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Aug 25, 2015

Wachtell Lipton calls for end to quarterly reporting in US

Wall Street law firm says quarterly reports encourage short-term thinking

US law firm Wachtell Lipton, one of the best known on Wall Street, is calling for the elimination of quarterly reporting requirements in the US, saying the move would encourage longer-term thinking among investors and corporate managers.

In a post on the Harvard Law School forum on corporate governance and financial regulation, company co-founder Martin Lipton cites studies in Europe by Legal & General Investment Management (LGIM) and others that may show quarterly reports persuade managers to focus on short-term goals at the expense of planning for the longer term.

‘These sentiments expressed by Legal & General – coupled with the strong views on broader topics expressed by BlackRock, Vanguard, State Street and other institutional investors targeting the US market – are a welcome reminder we may still achieve a capitalism in which long-term, responsible investors champion boards and management teams that resist pressures to maximize short-term stock prices at the expense of sustainable long-term investment and wealth creation,’ Lipton writes.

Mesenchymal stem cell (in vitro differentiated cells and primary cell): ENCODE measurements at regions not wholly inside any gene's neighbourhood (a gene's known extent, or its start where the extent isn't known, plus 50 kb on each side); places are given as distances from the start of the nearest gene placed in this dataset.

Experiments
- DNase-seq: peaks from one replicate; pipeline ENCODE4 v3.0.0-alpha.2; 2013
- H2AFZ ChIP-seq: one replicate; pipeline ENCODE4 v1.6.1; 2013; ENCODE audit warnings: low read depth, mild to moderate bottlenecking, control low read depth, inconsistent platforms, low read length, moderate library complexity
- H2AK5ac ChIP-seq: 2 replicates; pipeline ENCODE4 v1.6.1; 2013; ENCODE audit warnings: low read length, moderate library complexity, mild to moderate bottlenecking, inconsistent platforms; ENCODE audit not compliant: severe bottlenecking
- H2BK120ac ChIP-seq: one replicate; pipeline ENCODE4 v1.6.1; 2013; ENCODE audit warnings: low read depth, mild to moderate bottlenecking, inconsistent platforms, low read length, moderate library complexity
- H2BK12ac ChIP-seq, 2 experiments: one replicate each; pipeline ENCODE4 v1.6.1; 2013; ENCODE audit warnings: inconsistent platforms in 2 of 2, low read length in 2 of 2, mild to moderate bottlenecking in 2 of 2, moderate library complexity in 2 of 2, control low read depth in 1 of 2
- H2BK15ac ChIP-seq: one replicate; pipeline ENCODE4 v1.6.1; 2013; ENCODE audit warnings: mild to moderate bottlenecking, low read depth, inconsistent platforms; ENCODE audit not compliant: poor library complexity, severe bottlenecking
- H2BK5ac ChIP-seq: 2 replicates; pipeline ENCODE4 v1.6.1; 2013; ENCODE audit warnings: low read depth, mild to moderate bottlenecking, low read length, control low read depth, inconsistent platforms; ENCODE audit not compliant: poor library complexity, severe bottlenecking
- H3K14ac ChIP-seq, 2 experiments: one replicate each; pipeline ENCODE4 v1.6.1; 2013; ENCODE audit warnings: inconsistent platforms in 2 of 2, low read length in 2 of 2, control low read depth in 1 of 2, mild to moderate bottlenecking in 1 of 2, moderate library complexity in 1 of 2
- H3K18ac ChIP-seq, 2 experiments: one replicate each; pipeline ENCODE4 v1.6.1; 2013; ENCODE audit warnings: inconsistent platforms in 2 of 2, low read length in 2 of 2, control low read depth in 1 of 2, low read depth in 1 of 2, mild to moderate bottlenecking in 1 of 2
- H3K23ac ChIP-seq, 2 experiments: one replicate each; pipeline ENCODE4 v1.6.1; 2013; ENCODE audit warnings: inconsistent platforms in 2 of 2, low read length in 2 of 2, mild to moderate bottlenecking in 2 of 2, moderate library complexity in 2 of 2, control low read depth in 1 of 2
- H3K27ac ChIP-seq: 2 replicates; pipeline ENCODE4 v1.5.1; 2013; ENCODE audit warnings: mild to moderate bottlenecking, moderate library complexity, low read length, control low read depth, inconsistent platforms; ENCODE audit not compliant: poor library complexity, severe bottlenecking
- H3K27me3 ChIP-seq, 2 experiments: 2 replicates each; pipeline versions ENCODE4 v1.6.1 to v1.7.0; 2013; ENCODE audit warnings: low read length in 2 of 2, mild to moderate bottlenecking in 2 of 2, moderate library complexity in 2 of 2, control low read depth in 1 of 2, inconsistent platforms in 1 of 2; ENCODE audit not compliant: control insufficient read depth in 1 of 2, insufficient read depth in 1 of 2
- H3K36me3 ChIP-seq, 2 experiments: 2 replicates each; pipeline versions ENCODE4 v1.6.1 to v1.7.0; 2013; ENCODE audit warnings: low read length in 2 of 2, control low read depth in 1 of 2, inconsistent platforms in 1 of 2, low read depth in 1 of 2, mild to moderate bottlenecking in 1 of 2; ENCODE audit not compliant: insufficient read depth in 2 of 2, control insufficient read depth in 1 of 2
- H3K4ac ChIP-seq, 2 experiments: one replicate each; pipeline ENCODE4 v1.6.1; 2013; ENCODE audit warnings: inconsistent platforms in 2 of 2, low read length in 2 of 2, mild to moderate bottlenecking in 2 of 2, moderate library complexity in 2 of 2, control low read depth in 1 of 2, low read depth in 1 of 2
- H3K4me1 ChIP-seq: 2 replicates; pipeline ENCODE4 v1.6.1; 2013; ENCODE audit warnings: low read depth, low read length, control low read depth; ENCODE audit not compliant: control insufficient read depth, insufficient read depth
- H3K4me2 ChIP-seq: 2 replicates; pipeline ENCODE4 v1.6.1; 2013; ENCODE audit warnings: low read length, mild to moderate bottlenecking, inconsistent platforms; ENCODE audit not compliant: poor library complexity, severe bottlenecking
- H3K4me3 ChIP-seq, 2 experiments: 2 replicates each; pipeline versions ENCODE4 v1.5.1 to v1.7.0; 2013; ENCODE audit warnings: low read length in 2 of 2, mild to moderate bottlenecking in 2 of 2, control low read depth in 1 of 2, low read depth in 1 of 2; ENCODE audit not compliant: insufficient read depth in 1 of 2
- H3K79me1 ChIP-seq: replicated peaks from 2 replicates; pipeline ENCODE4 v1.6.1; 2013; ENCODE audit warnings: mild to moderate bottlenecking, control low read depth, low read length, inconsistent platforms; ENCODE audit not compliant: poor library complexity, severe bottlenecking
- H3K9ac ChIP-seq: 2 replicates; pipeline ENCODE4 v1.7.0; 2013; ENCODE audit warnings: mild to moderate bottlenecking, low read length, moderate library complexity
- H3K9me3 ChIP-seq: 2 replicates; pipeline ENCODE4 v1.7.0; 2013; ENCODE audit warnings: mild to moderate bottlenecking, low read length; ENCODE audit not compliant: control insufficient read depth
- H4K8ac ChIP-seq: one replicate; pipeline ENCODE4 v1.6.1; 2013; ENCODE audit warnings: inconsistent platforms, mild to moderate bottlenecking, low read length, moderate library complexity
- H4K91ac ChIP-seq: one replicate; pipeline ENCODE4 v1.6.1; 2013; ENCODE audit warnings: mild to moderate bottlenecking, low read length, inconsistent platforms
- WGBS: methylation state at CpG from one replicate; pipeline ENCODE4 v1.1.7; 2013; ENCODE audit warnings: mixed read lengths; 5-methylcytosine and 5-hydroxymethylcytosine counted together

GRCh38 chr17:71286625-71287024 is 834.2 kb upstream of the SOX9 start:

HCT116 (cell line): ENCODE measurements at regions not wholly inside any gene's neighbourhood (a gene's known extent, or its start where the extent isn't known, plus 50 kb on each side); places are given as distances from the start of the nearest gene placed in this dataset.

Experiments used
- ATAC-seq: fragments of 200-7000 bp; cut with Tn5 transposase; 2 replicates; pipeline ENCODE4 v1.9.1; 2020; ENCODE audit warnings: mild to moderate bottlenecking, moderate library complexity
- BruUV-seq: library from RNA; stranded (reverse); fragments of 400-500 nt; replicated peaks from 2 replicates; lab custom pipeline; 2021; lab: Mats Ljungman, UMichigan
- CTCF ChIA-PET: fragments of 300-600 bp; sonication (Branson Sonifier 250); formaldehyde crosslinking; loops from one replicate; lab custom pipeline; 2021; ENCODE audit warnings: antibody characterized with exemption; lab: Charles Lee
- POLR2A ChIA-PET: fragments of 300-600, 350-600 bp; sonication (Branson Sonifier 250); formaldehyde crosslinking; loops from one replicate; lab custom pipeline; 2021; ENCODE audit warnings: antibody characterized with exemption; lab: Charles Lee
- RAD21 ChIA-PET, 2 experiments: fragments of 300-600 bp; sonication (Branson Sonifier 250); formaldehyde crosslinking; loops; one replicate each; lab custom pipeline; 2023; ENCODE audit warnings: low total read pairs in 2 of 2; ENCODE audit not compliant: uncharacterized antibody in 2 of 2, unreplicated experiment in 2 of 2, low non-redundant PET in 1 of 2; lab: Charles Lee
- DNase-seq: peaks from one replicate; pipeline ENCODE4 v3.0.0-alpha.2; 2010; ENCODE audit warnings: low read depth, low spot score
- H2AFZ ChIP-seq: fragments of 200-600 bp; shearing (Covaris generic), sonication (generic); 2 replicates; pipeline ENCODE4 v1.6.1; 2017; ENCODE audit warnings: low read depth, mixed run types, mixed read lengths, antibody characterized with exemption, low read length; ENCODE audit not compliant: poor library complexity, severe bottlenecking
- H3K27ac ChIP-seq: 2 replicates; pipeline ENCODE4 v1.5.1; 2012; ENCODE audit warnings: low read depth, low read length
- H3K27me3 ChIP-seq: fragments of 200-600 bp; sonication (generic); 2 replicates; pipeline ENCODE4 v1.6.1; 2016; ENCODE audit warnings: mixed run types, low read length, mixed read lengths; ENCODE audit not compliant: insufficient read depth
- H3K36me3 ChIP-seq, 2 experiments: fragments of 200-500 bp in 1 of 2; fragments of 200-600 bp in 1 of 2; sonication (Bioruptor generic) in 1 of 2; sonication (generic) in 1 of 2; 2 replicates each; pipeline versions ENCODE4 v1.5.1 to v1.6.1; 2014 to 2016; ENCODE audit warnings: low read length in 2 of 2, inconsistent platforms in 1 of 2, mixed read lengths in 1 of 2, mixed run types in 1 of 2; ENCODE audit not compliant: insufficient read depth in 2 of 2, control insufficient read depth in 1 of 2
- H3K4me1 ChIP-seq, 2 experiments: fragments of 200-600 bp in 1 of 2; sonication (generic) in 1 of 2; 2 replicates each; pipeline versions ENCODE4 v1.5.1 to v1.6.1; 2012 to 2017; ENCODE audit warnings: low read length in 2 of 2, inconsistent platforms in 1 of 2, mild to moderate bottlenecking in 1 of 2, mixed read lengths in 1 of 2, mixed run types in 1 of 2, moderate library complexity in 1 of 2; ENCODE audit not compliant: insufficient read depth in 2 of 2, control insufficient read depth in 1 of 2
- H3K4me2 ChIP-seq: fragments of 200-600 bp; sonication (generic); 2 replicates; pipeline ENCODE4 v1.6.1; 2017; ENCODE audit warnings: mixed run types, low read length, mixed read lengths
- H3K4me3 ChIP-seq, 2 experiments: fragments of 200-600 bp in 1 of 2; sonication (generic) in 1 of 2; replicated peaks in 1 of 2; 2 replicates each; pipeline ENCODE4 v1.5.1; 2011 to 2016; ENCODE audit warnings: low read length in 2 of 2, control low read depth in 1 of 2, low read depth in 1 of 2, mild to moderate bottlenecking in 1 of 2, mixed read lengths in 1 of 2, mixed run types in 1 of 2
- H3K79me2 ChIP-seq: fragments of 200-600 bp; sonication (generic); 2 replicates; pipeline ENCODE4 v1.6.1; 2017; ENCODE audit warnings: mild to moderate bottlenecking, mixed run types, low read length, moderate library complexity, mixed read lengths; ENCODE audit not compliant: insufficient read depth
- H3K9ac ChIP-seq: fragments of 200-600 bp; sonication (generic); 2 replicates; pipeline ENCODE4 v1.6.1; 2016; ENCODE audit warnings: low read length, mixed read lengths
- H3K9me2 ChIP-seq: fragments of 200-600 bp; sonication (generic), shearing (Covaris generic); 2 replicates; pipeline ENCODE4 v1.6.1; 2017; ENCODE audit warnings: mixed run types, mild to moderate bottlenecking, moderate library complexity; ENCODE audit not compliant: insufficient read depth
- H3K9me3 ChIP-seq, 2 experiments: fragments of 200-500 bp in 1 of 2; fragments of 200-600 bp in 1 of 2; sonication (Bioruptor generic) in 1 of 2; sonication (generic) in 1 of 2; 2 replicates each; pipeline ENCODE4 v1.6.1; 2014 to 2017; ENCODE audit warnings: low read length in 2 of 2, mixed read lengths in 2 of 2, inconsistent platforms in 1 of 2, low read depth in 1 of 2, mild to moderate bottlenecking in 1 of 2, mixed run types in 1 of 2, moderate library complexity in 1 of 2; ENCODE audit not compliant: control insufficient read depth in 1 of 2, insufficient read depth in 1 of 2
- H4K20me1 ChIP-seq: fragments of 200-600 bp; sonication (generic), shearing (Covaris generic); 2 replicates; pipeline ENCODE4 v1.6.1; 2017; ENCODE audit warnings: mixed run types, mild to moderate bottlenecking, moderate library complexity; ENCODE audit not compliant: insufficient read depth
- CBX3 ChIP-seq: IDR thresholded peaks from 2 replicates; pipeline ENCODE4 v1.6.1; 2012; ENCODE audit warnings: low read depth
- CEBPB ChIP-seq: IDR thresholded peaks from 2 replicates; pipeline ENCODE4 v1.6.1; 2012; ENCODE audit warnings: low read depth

He also cites the results of the government-commissioned report in the UK by John Kay; it concludes that quarterly earnings reporting provides little or no value to investors and imposes unnecessary burdens on companies. Quarterly earnings requirements were scrapped in the UK last year, based partly on the conclusions of Kay’s report. In June this year LGIM wrote letters to members of the FTSE 350 to ask them to consider halting quarterly reporting.

Lipton similarly calls on the SEC to consider eliminating or easing quarterly reporting requirements for companies in the US.

‘While US companies do not, as of yet, have the option of discontinuing quarterly reporting (though they do have discretion to decline giving quarterly earnings guidance), the SEC should keep these observations in mind in pursuing disclosure reform initiatives and otherwise acting to promote, rather than undermine, the ability of companies to pursue long-term strategies,’ Lipton writes.